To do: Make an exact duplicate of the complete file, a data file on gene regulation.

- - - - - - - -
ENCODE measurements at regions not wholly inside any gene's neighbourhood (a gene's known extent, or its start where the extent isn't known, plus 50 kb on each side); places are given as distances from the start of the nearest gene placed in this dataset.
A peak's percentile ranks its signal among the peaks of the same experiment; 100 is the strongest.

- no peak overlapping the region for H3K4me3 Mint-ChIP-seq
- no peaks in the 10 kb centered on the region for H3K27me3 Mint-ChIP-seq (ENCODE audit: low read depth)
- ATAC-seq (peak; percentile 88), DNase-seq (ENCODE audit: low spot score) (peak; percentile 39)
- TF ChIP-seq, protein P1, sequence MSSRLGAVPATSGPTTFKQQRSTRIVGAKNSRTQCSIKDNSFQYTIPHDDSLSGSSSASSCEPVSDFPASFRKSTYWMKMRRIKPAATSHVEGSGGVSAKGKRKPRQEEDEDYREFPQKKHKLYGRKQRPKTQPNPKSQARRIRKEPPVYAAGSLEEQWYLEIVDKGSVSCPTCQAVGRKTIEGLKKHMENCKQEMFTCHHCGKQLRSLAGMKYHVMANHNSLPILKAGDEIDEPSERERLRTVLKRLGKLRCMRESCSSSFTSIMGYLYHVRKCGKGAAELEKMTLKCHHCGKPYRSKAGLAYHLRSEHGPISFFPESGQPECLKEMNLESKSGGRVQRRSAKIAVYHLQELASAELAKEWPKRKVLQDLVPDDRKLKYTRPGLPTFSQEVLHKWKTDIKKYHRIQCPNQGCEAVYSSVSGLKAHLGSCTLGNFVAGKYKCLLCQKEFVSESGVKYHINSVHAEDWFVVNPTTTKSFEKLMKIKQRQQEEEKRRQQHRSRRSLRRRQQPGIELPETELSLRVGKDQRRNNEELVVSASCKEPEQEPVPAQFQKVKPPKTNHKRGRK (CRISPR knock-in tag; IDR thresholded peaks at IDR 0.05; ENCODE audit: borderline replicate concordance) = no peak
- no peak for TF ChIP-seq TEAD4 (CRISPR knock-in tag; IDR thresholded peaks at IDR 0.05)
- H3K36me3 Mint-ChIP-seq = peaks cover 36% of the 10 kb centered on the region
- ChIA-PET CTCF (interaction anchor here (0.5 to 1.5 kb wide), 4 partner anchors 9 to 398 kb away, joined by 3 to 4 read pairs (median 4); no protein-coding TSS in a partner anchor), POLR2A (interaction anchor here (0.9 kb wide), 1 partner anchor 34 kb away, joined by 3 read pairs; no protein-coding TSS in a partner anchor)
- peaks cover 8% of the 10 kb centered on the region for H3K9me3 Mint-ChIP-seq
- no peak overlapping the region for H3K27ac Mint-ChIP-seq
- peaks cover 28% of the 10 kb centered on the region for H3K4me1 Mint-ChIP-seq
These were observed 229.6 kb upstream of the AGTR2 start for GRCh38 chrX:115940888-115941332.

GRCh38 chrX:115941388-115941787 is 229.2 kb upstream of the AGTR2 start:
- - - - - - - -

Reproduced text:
ENCODE measurements at regions not wholly inside any gene's neighbourhood (a gene's known extent, or its start where the extent isn't known, plus 50 kb on each side); places are given as distances from the start of the nearest gene placed in this dataset.
A peak's percentile ranks its signal among the peaks of the same experiment; 100 is the strongest.

- no peak overlapping the region for H3K4me3 Mint-ChIP-seq
- no peaks in the 10 kb centered on the region for H3K27me3 Mint-ChIP-seq (ENCODE audit: low read depth)
- ATAC-seq (peak; percentile 88), DNase-seq (ENCODE audit: low spot score) (peak; percentile 39)
- TF ChIP-seq, protein P1, sequence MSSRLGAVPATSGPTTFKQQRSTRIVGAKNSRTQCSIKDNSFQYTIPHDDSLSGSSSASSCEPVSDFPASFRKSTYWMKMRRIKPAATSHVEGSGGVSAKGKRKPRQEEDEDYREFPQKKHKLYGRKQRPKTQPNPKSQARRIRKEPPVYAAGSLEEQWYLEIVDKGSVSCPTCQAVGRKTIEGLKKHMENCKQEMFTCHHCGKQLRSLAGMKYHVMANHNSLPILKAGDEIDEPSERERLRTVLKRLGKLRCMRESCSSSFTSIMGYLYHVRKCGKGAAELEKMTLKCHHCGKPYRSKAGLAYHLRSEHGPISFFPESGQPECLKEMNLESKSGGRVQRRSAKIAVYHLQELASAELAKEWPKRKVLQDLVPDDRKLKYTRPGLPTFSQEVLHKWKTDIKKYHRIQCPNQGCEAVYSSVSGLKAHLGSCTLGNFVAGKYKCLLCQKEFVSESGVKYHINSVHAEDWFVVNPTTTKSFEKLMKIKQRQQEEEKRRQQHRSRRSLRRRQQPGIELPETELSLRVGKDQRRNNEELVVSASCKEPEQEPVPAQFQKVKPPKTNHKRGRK (CRISPR knock-in tag; IDR thresholded peaks at IDR 0.05; ENCODE audit: borderline replicate concordance) = no peak
- no peak for TF ChIP-seq TEAD4 (CRISPR knock-in tag; IDR thresholded peaks at IDR 0.05)
- H3K36me3 Mint-ChIP-seq = peaks cover 36% of the 10 kb centered on the region
- ChIA-PET CTCF (interaction anchor here (0.5 to 1.5 kb wide), 4 partner anchors 9 to 398 kb away, joined by 3 to 4 read pairs (median 4); no protein-coding TSS in a partner anchor), POLR2A (interaction anchor here (0.9 kb wide), 1 partner anchor 34 kb away, joined by 3 read pairs; no protein-coding TSS in a partner anchor)
- peaks cover 8% of the 10 kb centered on the region for H3K9me3 Mint-ChIP-seq
- no peak overlapping the region for H3K27ac Mint-ChIP-seq
- peaks cover 28% of the 10 kb centered on the region for H3K4me1 Mint-ChIP-seq
These were observed 229.6 kb upstream of the AGTR2 start for GRCh38 chrX:115940888-115941332.

GRCh38 chrX:115941388-115941787 is 229.2 kb upstream of the AGTR2 start: